Industry warned over ‘flood’ of Sandy litigation
The steady stream of legal suits that followed Superstorm Sandy may soon turn into a flood, according to the leading US insurance attorney Dennis Wade.
Speaking in London last week, Wade, a founding partner at Wade Clark Mulcahy, warned (re)insurers to steel themselves for many more claims from the brutal October 2012 event, which is estimated to have cost the industry circa $20bn.
"The bad news is the claims are just beginning," Wade said. "The flood of litigation really has not hit the US courts," he continued, adding that he expected cases arising from flood damage to emerge over the coming months and years.
The New York-based attorney also said (re)insurers should examine lessons from the storm, which struck the city on 29 October. He suggested policy writers in London should follow the US example and consider excluding flood damage and cover for power outages in all-risk policies.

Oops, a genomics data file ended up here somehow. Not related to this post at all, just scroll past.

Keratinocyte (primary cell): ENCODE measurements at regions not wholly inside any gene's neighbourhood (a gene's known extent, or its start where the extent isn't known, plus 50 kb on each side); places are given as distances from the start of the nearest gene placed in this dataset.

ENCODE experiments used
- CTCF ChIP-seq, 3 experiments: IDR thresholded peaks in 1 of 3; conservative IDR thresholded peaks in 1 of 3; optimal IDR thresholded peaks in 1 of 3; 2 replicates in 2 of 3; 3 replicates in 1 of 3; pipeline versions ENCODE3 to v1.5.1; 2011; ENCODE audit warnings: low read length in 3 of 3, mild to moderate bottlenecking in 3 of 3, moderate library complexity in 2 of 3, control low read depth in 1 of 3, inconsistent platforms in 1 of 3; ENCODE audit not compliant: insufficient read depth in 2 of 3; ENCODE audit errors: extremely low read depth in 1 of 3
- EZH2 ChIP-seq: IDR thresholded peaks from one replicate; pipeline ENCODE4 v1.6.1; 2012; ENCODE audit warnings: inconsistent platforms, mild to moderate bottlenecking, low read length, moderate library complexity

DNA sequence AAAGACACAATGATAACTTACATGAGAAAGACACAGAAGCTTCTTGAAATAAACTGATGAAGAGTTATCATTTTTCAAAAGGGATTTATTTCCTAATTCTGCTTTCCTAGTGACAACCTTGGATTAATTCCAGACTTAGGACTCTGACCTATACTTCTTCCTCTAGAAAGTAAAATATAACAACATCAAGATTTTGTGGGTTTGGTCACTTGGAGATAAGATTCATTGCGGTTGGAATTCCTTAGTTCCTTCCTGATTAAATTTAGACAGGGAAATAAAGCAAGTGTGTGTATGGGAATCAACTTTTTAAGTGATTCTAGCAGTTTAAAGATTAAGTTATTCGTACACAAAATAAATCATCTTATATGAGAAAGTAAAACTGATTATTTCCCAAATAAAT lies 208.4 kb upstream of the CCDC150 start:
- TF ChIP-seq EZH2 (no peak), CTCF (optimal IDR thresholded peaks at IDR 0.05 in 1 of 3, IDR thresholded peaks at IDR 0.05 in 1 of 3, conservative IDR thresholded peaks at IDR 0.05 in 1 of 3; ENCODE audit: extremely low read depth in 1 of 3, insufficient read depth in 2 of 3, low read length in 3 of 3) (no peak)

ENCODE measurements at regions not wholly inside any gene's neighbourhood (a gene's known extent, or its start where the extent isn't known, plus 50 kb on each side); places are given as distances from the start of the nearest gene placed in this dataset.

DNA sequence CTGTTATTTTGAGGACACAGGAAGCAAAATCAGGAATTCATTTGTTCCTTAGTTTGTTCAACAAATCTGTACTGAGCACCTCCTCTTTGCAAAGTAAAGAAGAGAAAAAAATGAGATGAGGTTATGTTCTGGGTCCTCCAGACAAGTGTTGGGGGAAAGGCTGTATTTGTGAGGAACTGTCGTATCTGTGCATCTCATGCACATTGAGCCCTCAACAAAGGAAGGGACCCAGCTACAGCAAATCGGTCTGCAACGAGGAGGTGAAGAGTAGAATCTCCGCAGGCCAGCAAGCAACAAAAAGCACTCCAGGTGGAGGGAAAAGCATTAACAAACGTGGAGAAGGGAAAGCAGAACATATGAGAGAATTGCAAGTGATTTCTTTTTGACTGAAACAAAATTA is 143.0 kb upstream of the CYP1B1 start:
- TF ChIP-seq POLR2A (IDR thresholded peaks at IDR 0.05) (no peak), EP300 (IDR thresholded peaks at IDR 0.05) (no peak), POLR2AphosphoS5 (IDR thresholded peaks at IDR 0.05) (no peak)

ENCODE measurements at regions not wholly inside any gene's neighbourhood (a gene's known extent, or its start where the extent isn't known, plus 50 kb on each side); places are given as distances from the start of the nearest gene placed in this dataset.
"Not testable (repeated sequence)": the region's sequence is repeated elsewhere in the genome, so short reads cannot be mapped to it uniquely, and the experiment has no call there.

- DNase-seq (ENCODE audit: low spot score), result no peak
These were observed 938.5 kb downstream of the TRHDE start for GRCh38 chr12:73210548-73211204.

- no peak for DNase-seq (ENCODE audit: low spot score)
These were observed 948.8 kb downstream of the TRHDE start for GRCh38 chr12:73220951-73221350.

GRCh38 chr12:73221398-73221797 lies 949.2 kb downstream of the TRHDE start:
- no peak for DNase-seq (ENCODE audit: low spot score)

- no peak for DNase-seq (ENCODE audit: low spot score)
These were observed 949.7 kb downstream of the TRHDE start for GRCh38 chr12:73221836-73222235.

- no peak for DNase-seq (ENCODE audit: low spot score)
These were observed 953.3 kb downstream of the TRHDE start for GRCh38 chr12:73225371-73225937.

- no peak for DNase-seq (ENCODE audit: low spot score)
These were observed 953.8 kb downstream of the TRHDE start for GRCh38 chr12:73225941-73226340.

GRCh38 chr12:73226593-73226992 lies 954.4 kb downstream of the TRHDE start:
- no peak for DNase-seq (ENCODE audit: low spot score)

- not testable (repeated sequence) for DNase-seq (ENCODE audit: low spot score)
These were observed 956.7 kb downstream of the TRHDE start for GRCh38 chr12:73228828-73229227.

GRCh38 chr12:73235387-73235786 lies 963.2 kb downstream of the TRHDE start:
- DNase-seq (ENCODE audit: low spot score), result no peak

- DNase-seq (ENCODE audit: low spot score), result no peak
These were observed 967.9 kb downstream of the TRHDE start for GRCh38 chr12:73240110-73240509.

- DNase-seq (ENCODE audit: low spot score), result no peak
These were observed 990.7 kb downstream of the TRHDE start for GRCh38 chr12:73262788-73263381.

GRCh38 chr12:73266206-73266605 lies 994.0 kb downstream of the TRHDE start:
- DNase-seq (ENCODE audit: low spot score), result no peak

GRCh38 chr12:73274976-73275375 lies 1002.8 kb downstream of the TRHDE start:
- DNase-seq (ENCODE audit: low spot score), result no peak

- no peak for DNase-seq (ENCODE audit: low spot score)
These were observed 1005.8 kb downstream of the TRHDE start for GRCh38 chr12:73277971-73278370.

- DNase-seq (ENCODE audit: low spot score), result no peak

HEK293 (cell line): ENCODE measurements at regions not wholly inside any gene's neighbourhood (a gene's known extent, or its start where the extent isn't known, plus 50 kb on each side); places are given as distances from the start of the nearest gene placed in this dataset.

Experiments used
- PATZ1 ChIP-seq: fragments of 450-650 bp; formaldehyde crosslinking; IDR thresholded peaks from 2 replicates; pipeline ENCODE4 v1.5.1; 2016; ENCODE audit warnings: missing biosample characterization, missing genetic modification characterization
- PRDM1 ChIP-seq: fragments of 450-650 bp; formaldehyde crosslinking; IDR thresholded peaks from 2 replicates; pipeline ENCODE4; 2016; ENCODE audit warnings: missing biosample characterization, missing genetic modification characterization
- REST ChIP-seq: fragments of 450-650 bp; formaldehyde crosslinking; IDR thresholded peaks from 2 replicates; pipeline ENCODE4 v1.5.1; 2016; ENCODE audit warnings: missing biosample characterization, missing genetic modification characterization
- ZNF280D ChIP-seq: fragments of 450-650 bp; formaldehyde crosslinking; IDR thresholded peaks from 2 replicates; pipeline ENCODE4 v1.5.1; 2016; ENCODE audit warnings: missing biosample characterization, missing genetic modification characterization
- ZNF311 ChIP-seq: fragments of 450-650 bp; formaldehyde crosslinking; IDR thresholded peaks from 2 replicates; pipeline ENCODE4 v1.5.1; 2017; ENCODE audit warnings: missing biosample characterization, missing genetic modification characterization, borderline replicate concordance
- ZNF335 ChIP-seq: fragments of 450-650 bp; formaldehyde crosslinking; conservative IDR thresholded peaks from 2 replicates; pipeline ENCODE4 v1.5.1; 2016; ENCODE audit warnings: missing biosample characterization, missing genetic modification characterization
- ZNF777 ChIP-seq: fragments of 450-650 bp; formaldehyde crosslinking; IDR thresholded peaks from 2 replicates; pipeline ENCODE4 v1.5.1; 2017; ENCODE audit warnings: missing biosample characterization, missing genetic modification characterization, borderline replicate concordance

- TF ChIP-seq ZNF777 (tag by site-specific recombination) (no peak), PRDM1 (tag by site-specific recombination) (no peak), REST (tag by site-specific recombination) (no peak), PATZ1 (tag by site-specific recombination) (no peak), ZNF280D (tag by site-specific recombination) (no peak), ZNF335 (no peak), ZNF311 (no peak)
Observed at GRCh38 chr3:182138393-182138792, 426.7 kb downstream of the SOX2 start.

He said the majority of all-risk policies in New York now contain exclusions for losses caused directly or indirectly by water damage and pointed to a number of precedents set by US courts.
These dictate that a flood exclusion holds even when water damage is caused by wind or a burst flood wall.
But Wade added that however clear and unambiguous a policy wording was, policyholders were going to challenge the exclusion.
"There's too much exposure in too few locations," he said, while commenting on what insurers could learn from Sandy. He said insurers got too comfortable about Manhattan and did not give enough consideration to the aggregation of risk in areas such as the Chelsea art district.
He said cases arising from art losses were exacerbated because paperwork, which was by and large stored in basements, was destroyed by the floods.
Wade called settling losses involving consignment agreements from memory a "nightmare scenario".
In the fine art world, Wade said too much was given away for too little premium, and advised insurers to collectively charge more to cover their risks.